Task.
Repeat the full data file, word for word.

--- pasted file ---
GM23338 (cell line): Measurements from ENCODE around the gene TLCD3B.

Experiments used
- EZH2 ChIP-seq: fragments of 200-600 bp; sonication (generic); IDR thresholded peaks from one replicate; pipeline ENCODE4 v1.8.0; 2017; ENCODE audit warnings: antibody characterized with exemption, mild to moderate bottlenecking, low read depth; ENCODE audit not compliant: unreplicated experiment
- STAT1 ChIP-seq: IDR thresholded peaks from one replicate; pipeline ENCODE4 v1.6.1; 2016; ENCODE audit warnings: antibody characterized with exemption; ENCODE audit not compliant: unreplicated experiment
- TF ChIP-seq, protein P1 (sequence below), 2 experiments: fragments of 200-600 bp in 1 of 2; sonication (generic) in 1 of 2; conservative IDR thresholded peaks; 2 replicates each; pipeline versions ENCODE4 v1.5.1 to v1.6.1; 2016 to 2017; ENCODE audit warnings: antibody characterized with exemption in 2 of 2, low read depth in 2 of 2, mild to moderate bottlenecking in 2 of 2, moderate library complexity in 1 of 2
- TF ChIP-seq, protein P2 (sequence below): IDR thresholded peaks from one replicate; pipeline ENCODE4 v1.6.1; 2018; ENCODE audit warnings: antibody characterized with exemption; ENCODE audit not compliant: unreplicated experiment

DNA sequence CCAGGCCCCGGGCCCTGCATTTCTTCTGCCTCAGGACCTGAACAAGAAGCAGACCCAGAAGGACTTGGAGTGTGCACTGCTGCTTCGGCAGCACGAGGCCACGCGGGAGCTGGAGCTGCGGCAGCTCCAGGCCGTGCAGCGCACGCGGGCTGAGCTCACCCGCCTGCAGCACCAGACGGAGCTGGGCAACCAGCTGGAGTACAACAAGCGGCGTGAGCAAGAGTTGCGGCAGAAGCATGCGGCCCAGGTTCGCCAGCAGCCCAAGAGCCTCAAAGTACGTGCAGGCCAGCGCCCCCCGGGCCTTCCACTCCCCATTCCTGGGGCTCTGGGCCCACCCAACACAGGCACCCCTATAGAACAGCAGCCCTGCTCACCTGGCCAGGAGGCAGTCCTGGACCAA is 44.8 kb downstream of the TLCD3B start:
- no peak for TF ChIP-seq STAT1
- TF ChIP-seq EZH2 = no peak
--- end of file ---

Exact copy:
GM23338 (cell line): Measurements from ENCODE around the gene TLCD3B.

Experiments used
- EZH2 ChIP-seq: fragments of 200-600 bp; sonication (generic); IDR thresholded peaks from one replicate; pipeline ENCODE4 v1.8.0; 2017; ENCODE audit warnings: antibody characterized with exemption, mild to moderate bottlenecking, low read depth; ENCODE audit not compliant: unreplicated experiment
- STAT1 ChIP-seq: IDR thresholded peaks from one replicate; pipeline ENCODE4 v1.6.1; 2016; ENCODE audit warnings: antibody characterized with exemption; ENCODE audit not compliant: unreplicated experiment
- TF ChIP-seq, protein P1 (sequence below), 2 experiments: fragments of 200-600 bp in 1 of 2; sonication (generic) in 1 of 2; conservative IDR thresholded peaks; 2 replicates each; pipeline versions ENCODE4 v1.5.1 to v1.6.1; 2016 to 2017; ENCODE audit warnings: antibody characterized with exemption in 2 of 2, low read depth in 2 of 2, mild to moderate bottlenecking in 2 of 2, moderate library complexity in 1 of 2
- TF ChIP-seq, protein P2 (sequence below): IDR thresholded peaks from one replicate; pipeline ENCODE4 v1.6.1; 2018; ENCODE audit warnings: antibody characterized with exemption; ENCODE audit not compliant: unreplicated experiment

DNA sequence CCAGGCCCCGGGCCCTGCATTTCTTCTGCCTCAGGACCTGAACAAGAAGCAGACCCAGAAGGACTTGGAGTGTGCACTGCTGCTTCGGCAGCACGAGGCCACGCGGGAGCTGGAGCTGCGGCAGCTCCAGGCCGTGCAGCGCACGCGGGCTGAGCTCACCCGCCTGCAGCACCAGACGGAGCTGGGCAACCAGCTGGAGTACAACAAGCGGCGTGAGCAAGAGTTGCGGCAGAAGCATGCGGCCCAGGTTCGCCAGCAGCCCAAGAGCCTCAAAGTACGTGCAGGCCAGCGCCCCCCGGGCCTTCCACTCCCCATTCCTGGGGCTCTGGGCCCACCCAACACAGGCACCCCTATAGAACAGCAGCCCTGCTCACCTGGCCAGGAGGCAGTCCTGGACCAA is 44.8 kb downstream of the TLCD3B start:
- no peak for TF ChIP-seq STAT1
- TF ChIP-seq EZH2 = no peak